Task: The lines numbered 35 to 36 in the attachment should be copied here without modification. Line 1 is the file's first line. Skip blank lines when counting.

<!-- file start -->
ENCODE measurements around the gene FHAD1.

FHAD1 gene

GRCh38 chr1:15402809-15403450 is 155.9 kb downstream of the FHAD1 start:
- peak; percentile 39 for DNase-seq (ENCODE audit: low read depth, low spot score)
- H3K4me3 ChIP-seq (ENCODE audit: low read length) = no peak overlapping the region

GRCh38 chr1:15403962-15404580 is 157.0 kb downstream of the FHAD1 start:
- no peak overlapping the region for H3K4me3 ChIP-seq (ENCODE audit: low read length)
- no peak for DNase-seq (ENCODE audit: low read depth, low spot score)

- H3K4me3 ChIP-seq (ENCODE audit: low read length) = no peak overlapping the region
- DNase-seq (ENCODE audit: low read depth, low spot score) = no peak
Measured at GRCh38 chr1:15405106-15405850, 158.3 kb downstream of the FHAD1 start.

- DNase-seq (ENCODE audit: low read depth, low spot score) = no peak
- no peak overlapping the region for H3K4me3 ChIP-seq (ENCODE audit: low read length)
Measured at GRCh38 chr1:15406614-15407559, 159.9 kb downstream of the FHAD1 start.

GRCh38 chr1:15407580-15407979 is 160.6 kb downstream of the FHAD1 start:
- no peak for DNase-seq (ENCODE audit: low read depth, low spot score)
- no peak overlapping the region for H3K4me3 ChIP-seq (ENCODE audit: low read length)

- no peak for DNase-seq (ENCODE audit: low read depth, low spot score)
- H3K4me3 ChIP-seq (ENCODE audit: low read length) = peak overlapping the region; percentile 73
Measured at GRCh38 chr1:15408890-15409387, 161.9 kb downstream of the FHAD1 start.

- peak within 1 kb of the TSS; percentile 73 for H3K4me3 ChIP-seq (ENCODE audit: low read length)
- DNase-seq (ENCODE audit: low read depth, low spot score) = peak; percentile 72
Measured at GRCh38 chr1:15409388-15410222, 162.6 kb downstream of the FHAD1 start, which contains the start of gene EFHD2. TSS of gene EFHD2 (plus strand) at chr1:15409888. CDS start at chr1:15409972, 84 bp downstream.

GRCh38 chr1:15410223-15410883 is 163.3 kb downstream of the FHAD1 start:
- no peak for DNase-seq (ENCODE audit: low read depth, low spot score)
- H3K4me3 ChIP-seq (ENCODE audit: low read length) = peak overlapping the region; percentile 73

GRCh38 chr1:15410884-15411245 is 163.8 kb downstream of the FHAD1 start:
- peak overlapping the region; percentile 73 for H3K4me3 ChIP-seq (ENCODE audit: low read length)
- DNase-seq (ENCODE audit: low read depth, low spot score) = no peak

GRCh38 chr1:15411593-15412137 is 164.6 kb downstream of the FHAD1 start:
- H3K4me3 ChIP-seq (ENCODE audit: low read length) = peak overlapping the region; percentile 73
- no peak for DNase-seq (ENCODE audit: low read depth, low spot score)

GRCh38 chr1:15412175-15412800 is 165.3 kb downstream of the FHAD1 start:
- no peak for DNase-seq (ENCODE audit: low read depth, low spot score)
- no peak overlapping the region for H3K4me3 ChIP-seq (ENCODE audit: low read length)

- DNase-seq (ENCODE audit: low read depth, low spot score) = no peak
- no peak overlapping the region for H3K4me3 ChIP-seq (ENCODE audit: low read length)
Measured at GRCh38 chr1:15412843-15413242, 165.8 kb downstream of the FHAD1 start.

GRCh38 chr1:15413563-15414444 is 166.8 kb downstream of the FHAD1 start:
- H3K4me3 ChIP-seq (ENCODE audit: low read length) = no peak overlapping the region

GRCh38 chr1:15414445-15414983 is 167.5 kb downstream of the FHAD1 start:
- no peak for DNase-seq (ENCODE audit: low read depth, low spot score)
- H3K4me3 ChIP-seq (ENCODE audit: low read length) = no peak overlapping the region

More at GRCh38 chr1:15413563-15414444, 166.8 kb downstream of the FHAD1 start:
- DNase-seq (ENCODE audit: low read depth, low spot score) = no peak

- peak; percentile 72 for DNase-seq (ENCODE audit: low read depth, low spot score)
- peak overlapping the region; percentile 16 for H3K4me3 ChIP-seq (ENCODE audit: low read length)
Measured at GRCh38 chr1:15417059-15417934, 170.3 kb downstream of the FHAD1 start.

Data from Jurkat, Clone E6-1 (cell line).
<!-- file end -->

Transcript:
- no peak overlapping the region for H3K4me3 ChIP-seq (ENCODE audit: low read length)

- DNase-seq (ENCODE audit: low read depth, low spot score) = no peak